Cites background from "The constitutional implications of ..."

  • ...…and even of intergovernmental co-operation in the form laid down by the Lisbon Treaty, in favour of ‘legal and institutional arrangements that are not purely internal to the EU framework, but combine EU law instruments with public international law instruments’ (Chiti and Teixeira, 2013, p. 689)....

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Journal ArticleDOI
TL;DR: In this paper, the authors study the effect of policy change in two periods of economic governance, the 2003-2005 Stability and Growth Pact crisis and the 2009-2013 economic governance crisis, and argue that the wider the window of opportunity and the more coherent the coalition of policy entrepreneurs, the higher the possibility for these actors to push in favour of legally constraining norms.
Abstract: The aim of this paper was to understand in which direction policies change in periods of crisis. Do they lead to the hardening of norms or the introduction of softer rules governing public policies? Based on the study of policy change in two periods of economic governance—the 2003–2005 Stability and Growth Pact crisis, and the 2009–2013 economic governance crisis, this article explains why the policy change in the first case led to softer governance mechanisms, while during the second crisis, soft governance mechanisms were transformed into hard law. In applying the multiple streams framework to study these policy changes, we argue that the wider the window of opportunity and the more coherent the coalition of policy entrepreneurs, the higher the possibility for these actors to push in favour of legally constraining norms. Hence, it is not solely the power or capacity of one policy entrepreneur, in this case—the German government—that leads to hardening of soft law, but the coherence of the coalition the policy entrepreneur is able to build.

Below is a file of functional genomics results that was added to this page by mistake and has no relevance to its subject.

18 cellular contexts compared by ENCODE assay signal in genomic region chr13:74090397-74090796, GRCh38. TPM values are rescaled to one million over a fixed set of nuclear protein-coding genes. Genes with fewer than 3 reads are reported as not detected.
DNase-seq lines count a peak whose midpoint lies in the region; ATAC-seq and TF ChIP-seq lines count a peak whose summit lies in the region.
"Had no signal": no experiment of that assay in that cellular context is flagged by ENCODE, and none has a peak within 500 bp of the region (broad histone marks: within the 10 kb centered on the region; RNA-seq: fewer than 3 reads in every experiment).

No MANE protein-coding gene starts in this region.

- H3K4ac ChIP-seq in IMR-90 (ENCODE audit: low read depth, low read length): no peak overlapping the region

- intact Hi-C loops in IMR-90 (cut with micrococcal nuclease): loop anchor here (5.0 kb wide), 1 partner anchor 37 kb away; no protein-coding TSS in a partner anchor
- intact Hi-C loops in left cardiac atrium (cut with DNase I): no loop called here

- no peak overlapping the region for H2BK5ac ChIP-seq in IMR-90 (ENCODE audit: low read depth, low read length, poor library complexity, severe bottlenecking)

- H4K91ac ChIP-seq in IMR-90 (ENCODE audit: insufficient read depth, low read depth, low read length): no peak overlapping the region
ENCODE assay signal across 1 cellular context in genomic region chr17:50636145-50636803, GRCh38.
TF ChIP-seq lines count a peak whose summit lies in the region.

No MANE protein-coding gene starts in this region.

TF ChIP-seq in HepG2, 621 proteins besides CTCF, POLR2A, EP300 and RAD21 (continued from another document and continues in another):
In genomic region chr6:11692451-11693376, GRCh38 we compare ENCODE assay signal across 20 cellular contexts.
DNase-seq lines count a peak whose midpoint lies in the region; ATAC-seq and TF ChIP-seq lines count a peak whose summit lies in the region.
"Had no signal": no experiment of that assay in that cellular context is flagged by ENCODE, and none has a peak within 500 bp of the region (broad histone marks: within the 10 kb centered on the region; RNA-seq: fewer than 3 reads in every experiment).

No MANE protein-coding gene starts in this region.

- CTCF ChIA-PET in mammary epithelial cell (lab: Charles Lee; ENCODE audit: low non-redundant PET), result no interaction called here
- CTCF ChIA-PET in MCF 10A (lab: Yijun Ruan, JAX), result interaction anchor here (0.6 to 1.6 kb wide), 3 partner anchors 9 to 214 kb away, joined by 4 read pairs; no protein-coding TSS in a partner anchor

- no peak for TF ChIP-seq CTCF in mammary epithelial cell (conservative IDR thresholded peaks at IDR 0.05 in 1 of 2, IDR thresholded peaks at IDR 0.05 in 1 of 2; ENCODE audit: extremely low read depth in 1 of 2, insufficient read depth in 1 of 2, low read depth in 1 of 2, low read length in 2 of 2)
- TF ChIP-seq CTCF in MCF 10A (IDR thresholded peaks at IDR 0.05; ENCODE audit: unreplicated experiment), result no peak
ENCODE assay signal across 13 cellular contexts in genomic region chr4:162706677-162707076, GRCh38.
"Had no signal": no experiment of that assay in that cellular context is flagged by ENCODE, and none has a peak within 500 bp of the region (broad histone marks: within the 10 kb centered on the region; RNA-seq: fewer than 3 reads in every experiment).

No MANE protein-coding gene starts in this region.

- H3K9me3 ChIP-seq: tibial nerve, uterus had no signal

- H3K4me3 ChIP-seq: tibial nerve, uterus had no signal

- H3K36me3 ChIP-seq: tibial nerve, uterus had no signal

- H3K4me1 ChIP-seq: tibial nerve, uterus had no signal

50 citations


Cites methods from "The constitutional implications of ..."

  • ...than 2000 amendments to the Six-Pack in order to impose sanctions at an early stage of the EDP (Van Nispen 2011; Schelkle 2012; Chiti and Teixeira 2013)....

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Journal ArticleDOI
TL;DR: In the context of economic crisis, Europe has witnessed a spate of extraordinary political measures pressed by executive discretion as discussed by the authors, and it is worth noting that emergency rule will tend to blend in with normal rule, to the detriment of the political order's legitimate authority.
Abstract: In the context of economic crisis, Europe has witnessed a spate of extraordinary political measures pressed by executive discretion. This article examines what emergency rule of this kind implies for the possibility of normal rule thereafter. Political decision-makers face the challenge of drawing a line under the crisis so that the unconventional measures used to handle it do not compromise the polity's norms in lasting fashion. Based on an analysis of the preconditions for plausibly making such an act of separation, I suggest the principal resources for doing so in the EU case are missing. Emergency rule will tend to blend in with normal rule, to the detriment of the political order's legitimate authority. A more dubiously grounded ‘descriptive’ authority may conversely be enhanced by emergency rule, as may compliance for instrumental motivations, producing a polity that is stable even if weakly legitimate.

45 citations

Journal ArticleDOI
TL;DR: The Euro crisis reforms as major example of interstitial institutional change in the EU as mentioned in this paper, and forms of institutional change : unusual sources of law, new tasks for the EU institutions, new organs, competence creep, institutional hybrids, and more differentiated integration.
Abstract: Euro crisis reforms as major example of interstitial institutional change in the EU - Forms of institutional change : unusual sources of law, new tasks for the EU institutions, new organs, competence creep, institutional hybrids, and more differentiated integration - Question whether some or all of this amounts to a ‘constitutional mutation’ of the EU legal order - Reasons to doubt whether the constitutional fundamentals have changed - Alternative thesis: increased institutional variation, deepening the differences between EMU law and the rest of EU law.

39 citations